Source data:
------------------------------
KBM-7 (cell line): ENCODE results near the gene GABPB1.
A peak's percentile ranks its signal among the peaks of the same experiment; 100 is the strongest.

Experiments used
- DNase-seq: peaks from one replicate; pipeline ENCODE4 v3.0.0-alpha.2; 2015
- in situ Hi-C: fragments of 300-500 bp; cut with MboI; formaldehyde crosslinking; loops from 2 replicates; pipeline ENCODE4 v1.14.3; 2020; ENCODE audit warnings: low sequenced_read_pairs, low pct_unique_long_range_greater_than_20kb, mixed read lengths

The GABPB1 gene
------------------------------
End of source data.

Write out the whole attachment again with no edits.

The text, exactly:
KBM-7 (cell line): ENCODE results near the gene GABPB1.
A peak's percentile ranks its signal among the peaks of the same experiment; 100 is the strongest.

Experiments used
- DNase-seq: peaks from one replicate; pipeline ENCODE4 v3.0.0-alpha.2; 2015
- in situ Hi-C: fragments of 300-500 bp; cut with MboI; formaldehyde crosslinking; loops from 2 replicates; pipeline ENCODE4 v1.14.3; 2020; ENCODE audit warnings: low sequenced_read_pairs, low pct_unique_long_range_greater_than_20kb, mixed read lengths

The GABPB1 gene